“I Want To Eat Better, But….”

By Michael A. Ciampi, M.D.

 

It is amazing to me as a physician, parent, and person who has struggled with my weight my entire life when I hear some of the rationale for people not living a healthier lifestyle.

I often tell my patients that one good way to make it easier to eat better is to not keep unhealthy foods readily available in the home.  If they don’t have cookies, cakes, candy, and ice cream, etc. in the cabinets or the freezer, it is less likely they will seek them out.  Cravings for such things, while very intense, usually last only about 5-10 minutes.  If they are not there, a person is much less likely to slip.  In my own case, I call it, “using my own laziness to my advantage.”  If I am craving chocolate and there is none in the house, I am not likely to get in my car to pick some up at the store right at that moment.  The craving passes, and I move on.

Sometimes the response I get from people is incredible when you stop to think about it.  They say, “That sounds good.  I want to eat healthier, but I will keep that stuff around because ‘I don’t want to deprive my children'”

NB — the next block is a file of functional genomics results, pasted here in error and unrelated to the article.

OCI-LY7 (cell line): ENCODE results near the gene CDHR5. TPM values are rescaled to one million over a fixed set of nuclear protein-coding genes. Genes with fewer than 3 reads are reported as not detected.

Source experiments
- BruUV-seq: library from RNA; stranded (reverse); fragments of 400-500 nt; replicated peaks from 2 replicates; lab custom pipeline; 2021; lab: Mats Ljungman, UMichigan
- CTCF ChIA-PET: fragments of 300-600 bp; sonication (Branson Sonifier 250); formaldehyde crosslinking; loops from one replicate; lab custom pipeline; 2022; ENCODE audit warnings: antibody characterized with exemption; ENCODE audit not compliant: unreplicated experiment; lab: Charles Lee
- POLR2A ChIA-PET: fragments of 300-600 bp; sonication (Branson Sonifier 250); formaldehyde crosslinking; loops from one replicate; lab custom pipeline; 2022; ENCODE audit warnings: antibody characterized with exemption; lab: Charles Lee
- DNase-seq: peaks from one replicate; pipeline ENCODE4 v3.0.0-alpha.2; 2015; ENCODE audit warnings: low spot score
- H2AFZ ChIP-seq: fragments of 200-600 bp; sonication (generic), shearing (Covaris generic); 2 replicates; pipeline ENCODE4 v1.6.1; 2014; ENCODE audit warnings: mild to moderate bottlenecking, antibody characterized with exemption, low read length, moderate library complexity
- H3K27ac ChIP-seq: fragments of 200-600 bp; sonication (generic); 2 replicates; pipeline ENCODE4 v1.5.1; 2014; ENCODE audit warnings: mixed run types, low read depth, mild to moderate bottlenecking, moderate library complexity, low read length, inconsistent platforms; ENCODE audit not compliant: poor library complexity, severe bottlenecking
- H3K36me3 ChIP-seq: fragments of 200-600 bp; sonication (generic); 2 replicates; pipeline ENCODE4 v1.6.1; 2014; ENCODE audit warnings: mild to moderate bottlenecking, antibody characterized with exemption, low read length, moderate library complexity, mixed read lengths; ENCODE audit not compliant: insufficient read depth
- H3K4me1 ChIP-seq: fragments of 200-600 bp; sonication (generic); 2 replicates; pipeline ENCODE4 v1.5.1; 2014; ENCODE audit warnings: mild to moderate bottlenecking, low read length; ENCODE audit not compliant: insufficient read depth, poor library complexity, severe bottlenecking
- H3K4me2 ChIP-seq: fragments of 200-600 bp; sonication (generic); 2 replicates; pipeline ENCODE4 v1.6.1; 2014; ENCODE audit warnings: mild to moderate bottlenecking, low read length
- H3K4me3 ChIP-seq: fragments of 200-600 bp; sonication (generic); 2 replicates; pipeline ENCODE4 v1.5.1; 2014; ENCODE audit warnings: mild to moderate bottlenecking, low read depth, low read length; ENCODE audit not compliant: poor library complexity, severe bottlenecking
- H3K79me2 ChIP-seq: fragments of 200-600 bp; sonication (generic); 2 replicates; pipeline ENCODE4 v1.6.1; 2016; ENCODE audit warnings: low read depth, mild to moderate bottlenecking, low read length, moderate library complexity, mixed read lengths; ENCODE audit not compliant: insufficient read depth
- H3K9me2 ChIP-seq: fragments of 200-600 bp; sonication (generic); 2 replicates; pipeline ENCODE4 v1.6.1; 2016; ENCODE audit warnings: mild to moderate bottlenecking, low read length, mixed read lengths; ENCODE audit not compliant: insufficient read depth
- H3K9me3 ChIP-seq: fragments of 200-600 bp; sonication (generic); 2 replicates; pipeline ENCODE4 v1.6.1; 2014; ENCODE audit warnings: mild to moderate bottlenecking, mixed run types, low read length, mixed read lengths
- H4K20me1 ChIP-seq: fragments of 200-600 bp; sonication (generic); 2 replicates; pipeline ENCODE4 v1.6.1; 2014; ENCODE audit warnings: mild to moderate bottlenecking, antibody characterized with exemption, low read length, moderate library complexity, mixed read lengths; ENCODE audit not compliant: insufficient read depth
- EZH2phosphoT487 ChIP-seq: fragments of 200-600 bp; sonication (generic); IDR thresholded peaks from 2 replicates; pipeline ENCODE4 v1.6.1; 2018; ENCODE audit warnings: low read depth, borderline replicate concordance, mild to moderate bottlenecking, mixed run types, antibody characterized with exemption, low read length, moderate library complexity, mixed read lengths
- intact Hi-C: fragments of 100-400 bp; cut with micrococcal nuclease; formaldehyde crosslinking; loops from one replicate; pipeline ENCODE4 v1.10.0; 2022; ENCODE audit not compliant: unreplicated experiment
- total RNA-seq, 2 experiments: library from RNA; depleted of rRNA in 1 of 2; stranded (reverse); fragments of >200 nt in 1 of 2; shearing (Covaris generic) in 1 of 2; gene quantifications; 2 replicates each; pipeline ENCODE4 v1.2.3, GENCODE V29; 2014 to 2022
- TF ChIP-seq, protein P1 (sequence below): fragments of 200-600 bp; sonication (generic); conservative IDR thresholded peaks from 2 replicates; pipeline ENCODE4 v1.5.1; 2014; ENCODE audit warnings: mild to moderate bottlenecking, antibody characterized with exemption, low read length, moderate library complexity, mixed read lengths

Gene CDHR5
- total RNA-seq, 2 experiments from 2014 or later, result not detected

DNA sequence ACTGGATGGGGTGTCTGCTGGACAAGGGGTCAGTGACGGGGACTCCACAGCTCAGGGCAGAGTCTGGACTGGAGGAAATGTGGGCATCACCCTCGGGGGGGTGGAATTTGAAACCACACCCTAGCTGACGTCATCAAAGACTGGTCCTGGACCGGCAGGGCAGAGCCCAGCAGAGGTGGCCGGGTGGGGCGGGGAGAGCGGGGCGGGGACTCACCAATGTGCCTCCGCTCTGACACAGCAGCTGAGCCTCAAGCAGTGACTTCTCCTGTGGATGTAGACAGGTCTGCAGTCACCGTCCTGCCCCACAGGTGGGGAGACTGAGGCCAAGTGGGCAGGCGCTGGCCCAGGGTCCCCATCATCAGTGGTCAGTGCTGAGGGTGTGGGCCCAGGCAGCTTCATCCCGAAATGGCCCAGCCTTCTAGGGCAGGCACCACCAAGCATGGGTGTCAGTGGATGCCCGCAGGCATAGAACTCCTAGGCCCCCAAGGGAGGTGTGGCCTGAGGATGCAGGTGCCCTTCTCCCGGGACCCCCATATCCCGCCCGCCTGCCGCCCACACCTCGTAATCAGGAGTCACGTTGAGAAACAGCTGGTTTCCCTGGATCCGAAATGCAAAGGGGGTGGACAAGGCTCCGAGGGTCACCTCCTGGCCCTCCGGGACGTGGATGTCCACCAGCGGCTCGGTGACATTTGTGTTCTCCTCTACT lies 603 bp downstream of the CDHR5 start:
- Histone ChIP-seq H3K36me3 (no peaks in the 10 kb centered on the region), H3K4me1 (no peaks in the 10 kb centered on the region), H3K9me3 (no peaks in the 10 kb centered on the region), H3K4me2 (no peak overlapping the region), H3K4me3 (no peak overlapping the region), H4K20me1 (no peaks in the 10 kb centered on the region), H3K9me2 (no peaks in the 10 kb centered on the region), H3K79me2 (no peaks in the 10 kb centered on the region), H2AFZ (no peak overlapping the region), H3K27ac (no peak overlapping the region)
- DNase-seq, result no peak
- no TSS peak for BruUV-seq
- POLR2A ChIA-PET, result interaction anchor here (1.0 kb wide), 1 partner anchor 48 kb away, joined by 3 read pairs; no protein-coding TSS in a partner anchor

Think about that statement for a minute.  “I don’t want to deprive my children.”  Of what?  We call it junk food for a reason.  It is unhealthy and more than infrequent use raises the risk of so many things, such as obesity, diabetes, heart disease, cancer, etc.  You don’t want to deprive them of all those crippling medical conditions and early death?!

As a parent, I get it.  We want our kids to be happy.  We also want them to not nag us about what they want to eat.  We have to remember that in other areas, a good parent doesn’t just give in and give a child everything he or she wants.  It is up to the parent to look out for their well being and establish healthy habits for the rest of their lives.  What could be more important than teaching and modeling for them habits of living a nutritious lifestyle?

I am not suggesting that we never eat sweets or other unhealthy foods.  I am suggesting that we don’t do it often.  Save having a high calorie dessert for a special occasion, or do it once a week or less.  It will become an event, not the norm.  Have the kids look forward to going out for an ice cream on Sunday afternoon.  It becomes a bonding experience for all of you.  If you do it, your kids are more likely to follow your example.

If you are not used to eating sweets all the time, you will be amazed at how little it will take when you do have them to satisfy you.

It is a triple bonus.  Look better.  Feel better.  Set a great example.

So what were you depriving them of again….?

 

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